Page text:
Biogen to cut 11 percent of staff, cancel some drug programs; stock jumps

Wed Oct 21, 2015 12:59pm EDT
 
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By Bill Berkrot

(Reuters) - Biogen Inc (BIIB.O: Quote), whose shares have tumbled since it slashed growth forecasts for its top-selling multiple sclerosis drug in July, said it will cut 11 percent of its workforce and eliminate development of several drugs to focus on high-priority medicines in its pipeline.

Wall Street signaled its approval of the belt-tightening as well as better-than-expected third-quarter sales of Biogen's multiple sclerosis drugs, sending its shares up as much as 9.5 percent. But most of the gains evaporated by midday.

The restructuring, announced on Wednesday, will reduce operating expenses by about $250 million this year, it said.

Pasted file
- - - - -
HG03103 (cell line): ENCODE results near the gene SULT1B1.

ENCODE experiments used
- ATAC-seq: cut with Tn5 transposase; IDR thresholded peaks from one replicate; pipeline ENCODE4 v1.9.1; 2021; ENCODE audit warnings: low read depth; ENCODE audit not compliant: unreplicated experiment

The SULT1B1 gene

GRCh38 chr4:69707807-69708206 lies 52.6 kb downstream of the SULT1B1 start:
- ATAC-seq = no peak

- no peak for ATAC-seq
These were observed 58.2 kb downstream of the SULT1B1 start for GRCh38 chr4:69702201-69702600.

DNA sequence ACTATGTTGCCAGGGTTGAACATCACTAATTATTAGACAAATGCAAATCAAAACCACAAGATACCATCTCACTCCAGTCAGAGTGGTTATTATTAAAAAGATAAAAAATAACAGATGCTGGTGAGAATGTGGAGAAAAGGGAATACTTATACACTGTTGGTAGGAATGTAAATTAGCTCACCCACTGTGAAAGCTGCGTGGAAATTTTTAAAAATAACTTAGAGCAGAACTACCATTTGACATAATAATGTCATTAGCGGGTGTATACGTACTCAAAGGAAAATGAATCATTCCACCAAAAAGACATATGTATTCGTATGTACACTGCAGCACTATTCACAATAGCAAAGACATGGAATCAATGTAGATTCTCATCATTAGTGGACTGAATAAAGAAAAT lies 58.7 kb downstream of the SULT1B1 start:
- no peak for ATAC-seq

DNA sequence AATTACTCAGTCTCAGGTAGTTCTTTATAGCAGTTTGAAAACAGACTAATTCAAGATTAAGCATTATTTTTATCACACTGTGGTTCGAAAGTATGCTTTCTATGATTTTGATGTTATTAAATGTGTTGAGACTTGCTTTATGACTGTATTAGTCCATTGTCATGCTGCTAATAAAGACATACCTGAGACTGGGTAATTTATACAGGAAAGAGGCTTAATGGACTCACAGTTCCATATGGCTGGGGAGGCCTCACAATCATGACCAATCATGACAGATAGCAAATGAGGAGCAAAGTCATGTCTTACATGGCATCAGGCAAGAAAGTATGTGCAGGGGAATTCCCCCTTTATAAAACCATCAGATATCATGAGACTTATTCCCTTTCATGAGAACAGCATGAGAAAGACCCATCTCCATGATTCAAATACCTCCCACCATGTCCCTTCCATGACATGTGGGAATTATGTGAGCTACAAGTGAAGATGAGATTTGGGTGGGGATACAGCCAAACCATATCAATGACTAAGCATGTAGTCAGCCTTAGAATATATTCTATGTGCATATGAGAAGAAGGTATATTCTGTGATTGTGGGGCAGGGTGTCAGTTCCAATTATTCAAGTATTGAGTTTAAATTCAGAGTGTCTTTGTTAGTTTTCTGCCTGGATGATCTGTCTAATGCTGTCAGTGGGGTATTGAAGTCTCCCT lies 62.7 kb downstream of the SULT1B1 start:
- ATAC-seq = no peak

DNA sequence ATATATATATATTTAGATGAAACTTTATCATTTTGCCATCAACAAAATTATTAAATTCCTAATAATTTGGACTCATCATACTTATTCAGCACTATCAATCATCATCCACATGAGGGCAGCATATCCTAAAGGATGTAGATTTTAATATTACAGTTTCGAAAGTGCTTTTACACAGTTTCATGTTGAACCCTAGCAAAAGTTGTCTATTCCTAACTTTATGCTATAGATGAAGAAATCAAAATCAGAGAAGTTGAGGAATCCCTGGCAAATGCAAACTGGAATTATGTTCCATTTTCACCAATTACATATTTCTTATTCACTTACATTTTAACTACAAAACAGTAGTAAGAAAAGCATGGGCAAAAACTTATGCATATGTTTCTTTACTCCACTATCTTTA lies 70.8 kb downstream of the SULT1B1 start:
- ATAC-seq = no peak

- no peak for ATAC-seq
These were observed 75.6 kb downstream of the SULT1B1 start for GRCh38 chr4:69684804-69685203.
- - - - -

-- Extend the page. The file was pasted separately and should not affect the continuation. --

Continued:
The U.S. biotech's stock had fallen about 35 percent over the past three months over concerns about slowing sales of Tecfidera, its oral multiple sclerosis drug.

Biogen will stop developing a drug for lupus and end some immunology and fibrosis research to concentrate on high-risk programs that promise high reward if successful.

They include late-stage development of its high-profile Alzheimer's disease drug aducanumab, two other Alzheimer's programs, its anti-Lingo drug that aims to repair nerve damage caused by MS, and one for spinal muscular atrophy.

The company will also pour some of the savings into direct-to-consumer marketing of Tecfidera in an effort to reignite growth in the United States and elsewhere. It cut a Tecfidera program in secondary progressive multiple sclerosis after disappointing trial results.

Chief Executive Officer George Scangos said, even with mounting pressures to rein in prices of U.S. prescription drugs, medicines like aducanumab and others on which it will focus will justify "attractive pricing" if approved.   Continued...

 
George Scangos, CEO of Biogen Inc. speaks during the Reuters Health Summit in New York, May 10, 2011. REUTERS/Mike Segar